Techniques of the body and the transmission of courtly lifestyles in the Bronze Age Eastern Mediterranean
My project departs from current methodologies examining inter-regional contacts which focus on similarities of visual styles of luxury arts and identifying material correlates of diplomatic gifts in texts. Instead, I have adopted a sociological approach based on the work of the sociologist Norbert Elias, synthesizing a range of archaeological, artistic and written primary sources as evidence for inter-palatial relationships across the eastern Mediterranean and neighbouring regions, ranging from the later Middle Bronze to early Late Bronze Age. Both earlier (third millennium BC) and later (Amarna period) evidence will be used to frame the core structure of the thesis. Material culture relating to elite courtly lifestyles and body culture (games, furniture and cosmetic equipment), artistic sources (palatial frescoes and furniture decoration), and textual material (diplomatic texts and didactic literature) will be examined as a related corpus of material contextualised within the social and spatial arenas of palaces. Such an approach reconsiders the emphasis of this material on the physical context of the reception of ‘outsiders’ and how large static and small portable material can be used in combination with one another to direct human bodies and construct social theatres for the interwoven upper elite priorities of diplomacy, commerce and entertainment.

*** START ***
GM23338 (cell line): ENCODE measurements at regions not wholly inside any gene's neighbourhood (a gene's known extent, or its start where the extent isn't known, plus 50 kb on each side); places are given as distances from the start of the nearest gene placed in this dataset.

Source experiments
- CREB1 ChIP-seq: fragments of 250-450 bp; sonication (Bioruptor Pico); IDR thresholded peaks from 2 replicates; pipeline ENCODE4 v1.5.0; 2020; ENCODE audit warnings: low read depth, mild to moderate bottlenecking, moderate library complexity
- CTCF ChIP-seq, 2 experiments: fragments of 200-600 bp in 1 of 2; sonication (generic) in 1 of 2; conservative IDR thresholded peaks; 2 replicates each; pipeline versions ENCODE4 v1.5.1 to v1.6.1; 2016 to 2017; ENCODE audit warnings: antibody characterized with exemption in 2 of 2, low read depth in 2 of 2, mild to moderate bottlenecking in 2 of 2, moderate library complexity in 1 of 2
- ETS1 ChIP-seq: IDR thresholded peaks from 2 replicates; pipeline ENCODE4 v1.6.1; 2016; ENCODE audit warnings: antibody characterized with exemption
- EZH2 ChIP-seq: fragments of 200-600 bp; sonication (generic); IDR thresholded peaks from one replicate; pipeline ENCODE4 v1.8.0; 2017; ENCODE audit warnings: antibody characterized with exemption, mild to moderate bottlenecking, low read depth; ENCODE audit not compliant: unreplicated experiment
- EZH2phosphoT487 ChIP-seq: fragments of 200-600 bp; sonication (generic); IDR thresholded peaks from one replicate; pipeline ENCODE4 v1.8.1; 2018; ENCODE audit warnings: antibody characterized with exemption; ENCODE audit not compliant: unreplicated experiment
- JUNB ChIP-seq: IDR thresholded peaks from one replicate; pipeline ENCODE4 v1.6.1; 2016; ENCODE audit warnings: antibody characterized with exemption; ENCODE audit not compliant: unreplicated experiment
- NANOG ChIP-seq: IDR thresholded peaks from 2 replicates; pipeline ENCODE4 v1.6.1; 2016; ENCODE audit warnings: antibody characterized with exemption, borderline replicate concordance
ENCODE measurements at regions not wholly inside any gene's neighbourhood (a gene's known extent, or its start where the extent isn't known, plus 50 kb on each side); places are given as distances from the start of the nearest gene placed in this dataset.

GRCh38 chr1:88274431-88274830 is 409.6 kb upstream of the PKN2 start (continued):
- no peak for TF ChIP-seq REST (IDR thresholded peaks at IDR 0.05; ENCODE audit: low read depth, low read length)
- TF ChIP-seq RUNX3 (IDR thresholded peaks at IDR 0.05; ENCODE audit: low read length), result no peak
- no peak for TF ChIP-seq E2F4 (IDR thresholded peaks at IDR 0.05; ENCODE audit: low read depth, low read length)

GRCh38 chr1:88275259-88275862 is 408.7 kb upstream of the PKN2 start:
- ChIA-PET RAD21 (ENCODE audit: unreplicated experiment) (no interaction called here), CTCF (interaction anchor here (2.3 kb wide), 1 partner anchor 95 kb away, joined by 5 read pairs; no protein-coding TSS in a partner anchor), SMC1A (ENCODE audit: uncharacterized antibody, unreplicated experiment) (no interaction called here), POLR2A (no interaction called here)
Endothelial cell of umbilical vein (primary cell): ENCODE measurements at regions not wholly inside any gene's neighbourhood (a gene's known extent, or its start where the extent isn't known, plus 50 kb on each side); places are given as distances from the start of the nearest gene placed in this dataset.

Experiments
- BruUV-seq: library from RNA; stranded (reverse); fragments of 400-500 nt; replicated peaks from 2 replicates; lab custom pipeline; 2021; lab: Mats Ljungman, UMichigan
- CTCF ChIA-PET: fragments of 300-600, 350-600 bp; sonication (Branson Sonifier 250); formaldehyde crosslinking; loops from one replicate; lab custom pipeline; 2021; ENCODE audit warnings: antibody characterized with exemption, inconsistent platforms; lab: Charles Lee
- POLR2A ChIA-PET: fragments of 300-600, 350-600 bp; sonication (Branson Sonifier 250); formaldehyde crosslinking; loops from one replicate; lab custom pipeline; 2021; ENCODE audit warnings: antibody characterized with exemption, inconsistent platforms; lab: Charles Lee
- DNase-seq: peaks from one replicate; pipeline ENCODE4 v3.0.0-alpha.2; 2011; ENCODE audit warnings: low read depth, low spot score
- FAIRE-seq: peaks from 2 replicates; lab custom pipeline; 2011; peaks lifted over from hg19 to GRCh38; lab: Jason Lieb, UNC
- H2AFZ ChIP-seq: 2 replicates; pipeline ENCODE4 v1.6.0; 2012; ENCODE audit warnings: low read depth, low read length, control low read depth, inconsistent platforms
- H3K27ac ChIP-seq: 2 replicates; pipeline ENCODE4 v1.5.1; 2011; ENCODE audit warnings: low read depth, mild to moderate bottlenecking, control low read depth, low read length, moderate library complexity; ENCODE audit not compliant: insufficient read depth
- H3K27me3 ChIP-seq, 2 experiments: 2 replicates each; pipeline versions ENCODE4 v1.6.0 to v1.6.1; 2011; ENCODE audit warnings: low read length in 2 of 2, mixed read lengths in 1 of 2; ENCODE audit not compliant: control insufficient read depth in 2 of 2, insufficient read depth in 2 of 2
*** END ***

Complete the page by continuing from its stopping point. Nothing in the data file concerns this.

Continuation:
- BA, Egyptology, University of Cambridge, 2008
- MA, Archaeology of the Eastern Mediterranean and Middle East, UCL, 2010